Author(s): Moore P, Hirst C, Harding KE, Clarkson H, Pickersgill TP,
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Abstract OBJECTIVE: The expression of clinically significant depression symptoms during and post multiple sclerosis (MS) relapse was investigated. The point prevalence of possible depression during a confirmed MS relapse and at 2 and 6months post-relapse was examined and the influence of disability on the time course of depression symptoms post-relapse determined. METHODS: 132 sequential patients were recruited from an open access relapse clinic. Clinical data including disability (Expanded Disability Status Scale: EDSS) and depression symptoms (Hospital Anxiety and Depression Scale depression subscale: HADS-D) were recorded at 0, 2 and 6months post-relapse. RESULTS: Prevalence of possible depression (HADS-D score of≥8) was 44.5\% during relapse, reducing to 29.2\% at 2months and 34.4\% at 6months post-relapse. HADS-D scores were significantly lower at follow-up than during relapse. Possible depression at relapse was significantly related to a higher likelihood of possible depression at 2month follow-up (OR 12.12) and improvement in EDSS was related to a lower likelihood (OR 0.51). EDSS at relapse (OR 1.47) and possible depression at relapse (OR 11.87) were significantly associated with possible depression 6months post-relapse. CONCLUSIONS: High rates of possible depression were observed during relapse. Although depression scores reduced significantly post-relapse, rates of possible depression at follow-ups remained high. The results suggest that although improvements in disability may influence depression symptoms over the short-term, once depression symptoms are elevated at relapse then depression symptoms become persistent. Further studies are required on the relationship between relapses and depression and whether targeted psychological interventions are beneficial. Copyright © 2012 Elsevier Inc. All rights reserved.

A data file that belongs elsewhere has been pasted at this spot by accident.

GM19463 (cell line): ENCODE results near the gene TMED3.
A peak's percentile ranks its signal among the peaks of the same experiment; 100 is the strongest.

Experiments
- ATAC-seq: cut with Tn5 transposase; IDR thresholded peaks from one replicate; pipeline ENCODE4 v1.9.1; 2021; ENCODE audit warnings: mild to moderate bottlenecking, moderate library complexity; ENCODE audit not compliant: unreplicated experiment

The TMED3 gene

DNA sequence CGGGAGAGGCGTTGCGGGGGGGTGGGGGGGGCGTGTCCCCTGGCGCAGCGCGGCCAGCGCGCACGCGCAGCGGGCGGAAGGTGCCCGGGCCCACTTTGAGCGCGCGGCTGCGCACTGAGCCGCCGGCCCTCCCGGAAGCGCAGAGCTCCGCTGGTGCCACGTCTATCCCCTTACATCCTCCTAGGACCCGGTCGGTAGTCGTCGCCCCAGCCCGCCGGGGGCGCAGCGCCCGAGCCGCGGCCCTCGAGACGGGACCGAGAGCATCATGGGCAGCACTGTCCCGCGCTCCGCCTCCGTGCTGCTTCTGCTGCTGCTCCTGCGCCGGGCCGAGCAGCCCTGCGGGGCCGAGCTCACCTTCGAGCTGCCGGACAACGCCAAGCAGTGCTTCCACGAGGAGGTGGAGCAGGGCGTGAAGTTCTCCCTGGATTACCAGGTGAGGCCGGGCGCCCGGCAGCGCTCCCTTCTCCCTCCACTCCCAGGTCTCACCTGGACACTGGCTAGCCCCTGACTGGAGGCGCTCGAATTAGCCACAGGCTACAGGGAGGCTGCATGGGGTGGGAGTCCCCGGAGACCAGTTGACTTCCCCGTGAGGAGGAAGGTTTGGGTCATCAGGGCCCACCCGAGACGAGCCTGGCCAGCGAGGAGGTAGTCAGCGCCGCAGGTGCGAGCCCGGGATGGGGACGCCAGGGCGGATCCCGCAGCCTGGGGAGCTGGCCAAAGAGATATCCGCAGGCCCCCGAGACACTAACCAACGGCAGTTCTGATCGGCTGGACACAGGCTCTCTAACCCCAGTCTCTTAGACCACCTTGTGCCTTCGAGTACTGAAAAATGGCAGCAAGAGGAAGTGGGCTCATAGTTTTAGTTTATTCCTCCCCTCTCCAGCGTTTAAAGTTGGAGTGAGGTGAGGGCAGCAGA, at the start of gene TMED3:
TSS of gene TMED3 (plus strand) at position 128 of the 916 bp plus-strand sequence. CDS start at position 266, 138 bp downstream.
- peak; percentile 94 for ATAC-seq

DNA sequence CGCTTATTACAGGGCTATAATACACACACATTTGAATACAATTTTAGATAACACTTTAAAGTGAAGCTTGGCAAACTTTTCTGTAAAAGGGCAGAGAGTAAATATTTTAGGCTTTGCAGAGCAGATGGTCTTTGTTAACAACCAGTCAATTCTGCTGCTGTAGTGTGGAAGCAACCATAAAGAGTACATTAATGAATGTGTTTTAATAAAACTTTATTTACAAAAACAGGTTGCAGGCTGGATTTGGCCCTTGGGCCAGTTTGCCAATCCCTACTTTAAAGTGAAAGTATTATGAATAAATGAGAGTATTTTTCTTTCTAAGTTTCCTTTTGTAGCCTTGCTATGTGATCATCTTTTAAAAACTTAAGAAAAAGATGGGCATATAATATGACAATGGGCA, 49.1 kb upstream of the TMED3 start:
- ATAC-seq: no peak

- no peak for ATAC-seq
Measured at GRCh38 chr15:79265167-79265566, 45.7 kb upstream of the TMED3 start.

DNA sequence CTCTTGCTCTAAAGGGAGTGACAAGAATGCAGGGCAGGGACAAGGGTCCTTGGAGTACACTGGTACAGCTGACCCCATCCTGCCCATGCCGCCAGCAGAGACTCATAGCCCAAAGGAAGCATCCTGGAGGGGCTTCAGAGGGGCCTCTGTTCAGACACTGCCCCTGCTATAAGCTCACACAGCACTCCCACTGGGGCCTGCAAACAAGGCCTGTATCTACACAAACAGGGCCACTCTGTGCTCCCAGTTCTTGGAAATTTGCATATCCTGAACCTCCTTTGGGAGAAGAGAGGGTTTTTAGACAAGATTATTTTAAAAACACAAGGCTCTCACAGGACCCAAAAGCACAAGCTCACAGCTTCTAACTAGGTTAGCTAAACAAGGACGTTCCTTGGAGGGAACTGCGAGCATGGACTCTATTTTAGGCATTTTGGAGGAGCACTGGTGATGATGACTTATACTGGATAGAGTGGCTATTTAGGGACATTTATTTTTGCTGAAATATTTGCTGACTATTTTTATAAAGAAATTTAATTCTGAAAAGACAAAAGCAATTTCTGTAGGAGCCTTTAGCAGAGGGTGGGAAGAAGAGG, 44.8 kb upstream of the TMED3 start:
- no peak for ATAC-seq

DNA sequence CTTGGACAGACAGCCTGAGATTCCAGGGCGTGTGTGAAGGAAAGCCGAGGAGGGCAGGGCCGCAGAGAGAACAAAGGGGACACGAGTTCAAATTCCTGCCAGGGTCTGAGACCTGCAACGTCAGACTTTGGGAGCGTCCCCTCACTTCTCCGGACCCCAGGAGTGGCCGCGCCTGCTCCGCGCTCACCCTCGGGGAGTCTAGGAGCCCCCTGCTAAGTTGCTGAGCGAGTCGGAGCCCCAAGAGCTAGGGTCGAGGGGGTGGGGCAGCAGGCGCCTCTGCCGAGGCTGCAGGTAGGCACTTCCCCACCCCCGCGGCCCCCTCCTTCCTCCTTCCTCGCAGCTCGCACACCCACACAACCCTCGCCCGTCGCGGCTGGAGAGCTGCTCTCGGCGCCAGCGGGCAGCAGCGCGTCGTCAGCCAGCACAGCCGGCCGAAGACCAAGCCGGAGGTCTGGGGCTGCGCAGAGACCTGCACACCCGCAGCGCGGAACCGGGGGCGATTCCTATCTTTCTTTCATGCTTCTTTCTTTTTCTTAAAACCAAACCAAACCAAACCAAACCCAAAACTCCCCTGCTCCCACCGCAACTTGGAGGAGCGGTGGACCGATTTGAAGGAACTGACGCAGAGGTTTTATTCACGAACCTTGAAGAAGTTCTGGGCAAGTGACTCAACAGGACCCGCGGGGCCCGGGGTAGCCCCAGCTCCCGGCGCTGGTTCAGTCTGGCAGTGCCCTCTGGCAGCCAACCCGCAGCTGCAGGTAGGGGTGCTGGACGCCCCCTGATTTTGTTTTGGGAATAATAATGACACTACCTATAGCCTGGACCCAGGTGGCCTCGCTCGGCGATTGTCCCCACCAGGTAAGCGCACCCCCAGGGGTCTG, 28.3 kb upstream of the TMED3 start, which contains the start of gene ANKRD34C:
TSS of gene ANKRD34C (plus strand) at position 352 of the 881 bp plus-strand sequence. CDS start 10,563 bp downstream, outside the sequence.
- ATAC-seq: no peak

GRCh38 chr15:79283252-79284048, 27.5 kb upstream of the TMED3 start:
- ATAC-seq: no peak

This article was published in J Psychosom Res
and referenced in Journal of Multiple Sclerosis